This is abridged from an April 15 speech accepting the Eleanor Roosevelt Award from the Connecticut National Organization for Women.

Thank you, Connecticut NOW, for standing up, standing strong and standing firm. There is no choice but to stand up and be counted at a time when all we have fought for and won is in danger of being hijacked. How wonderful to receive an award named for Eleanor Roosevelt. She stepped forward to oppose lynchings and racism. She supported the right of workers to form unions. She developed the Universal Declaration of Human Rights and stood up for every person’s human right to food, health care, housing and public education. She was an ambassador for peace and justice in the world.

Eleanor Roosevelt represents the best of our nation’s history and struggles. She was a catalyst, but she did not create victories on her own. She responded to the great mass movements that arose from the pain and suffering of her generation. It is up to us to organize the mass movements of today that can turn the tide.

In that spirit, I am proud to accept the Eleanor Roosevelt Award, not just for myself. This recognition is for passionate grass roots freedom fighters — long distance runners — who won’t give up, and won’t give in — a working class movement, propelled by a commitment to justice and a vision of equality, that I have had the privilege to be part of and to represent.

In choosing to recognize a leader of the Communist Party, NOW strikes a mighty blow against red-baiting — as well as a blow against race-baiting, gay-baiting, immigrant-baiting, union-baiting and all fear-mongering and bigotry. That is a blow against the extreme right-wing Bush agenda.

The Bush administration is doing all it can to drag our country backward against the will of the people. But we will not be dragged backward. Protest and organization is in the air. NOW and other women’s groups are in the mix, with labor playing its key role, alongside African American and Latino organizations. That core alliance is the winning recipe from which to reach out widely and bring in everybody who is being hurt.

From the administration’s use of wedge issues to local attempts to buy off people and organizations, unity doesn’t come easy. But it is with unity that the people can win!

In New Haven, a new groundbreaking kind of unity has been forged around the slogan “all for one and one for all.” The community as a whole, Black, Latino and

white, is standing up for its many needs, and demanding a Community Benefits Agreement with Yale New Haven Hospital. It was thrilling to attend the meeting in my ward. Neighborhood residents, including several hospital workers, shared their concerns about housing, traffic, jobs and the right to organize a union. The new leaders who conducted the meeting, African American women, told elected officials sharply that the hospital’s attempts to divide the community from the union would fail because the community and union demands are one and the same.

These courageous women and men are organizing for their human right to choose a union, to raise their living standards and raise up the community as a whole.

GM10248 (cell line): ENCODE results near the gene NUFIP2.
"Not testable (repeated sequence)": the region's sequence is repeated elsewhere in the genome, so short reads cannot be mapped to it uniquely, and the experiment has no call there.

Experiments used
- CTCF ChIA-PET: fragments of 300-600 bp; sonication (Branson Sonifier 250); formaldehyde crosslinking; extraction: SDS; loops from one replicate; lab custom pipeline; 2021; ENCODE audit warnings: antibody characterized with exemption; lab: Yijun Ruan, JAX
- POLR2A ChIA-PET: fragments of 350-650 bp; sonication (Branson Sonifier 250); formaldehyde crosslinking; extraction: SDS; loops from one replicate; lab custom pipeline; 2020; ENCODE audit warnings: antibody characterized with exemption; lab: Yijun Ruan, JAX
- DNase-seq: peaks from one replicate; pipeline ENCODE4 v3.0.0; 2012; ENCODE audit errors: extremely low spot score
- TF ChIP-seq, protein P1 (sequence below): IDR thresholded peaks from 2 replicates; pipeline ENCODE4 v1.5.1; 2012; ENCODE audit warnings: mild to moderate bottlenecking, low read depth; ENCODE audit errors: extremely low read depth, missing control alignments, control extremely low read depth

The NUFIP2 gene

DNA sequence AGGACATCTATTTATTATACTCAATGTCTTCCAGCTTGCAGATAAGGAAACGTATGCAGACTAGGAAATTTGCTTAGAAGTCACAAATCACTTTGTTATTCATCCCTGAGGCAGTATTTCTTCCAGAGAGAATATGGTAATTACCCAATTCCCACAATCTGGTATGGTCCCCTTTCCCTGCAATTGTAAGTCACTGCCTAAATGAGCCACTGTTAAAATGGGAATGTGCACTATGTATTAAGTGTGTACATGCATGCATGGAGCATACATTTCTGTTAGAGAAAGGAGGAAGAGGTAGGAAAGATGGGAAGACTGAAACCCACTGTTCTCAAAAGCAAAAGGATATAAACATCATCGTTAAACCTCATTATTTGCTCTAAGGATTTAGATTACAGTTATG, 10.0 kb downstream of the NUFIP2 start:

We all need each other to defeat the right-wing agenda. There are a lot of survival issues, none more important for women than Social Security. After Bush’s big lie about weapons of mass destruction in Iraq, many people do not believe his second big lie that Social Security is in crisis.

Privatization of Social Security can be a turning point issue. The fight to save Social Security exposes Bush’s “ownership society.” The fundamental problems facing us, including public education, health care and retirement, as well as the deep inequalities, cannot be solved individually. They must be addressed socially.

Over a quarter of all children have unmet needs in Connecticut, the richest state. The Bush cuts in programs and tax gifts to the wealthy make the crisis worse. The proposal for an End Child Poverty Social Investment Fund financed with a 2 percent tax on the portion of income over $200,000 would change that situation and benefit whole communities. This bill, SB 1244, speaks to our hopes and dreams and sense of justice.

Eleanor Roosevelt was a champion of Social Security and entitlements for children. In her spirit, following the original intent of the program, we should not only save, but extend Social Security to include comprehensive, universal health care.

Out of organizing to defend what we have, comes a vision of a society without exploitation based on peace and equality. The connection between our immediate struggle and our vision for the future was beautifully expressed a century ago in the song from the Bread and Roses strike of women textile workers in Lawrence, Mass.:

As we go marching, marching, we’re standing proud and tall.
The rising of the women means the rising of us all.
No more the drudge and idler, ten that toil where one reposes,
But a sharing of life’s glories, bread and roses, bread and roses.
Yes the people can win!

Joelle Fishman ( is chair of the Connecticut Communist Party USA.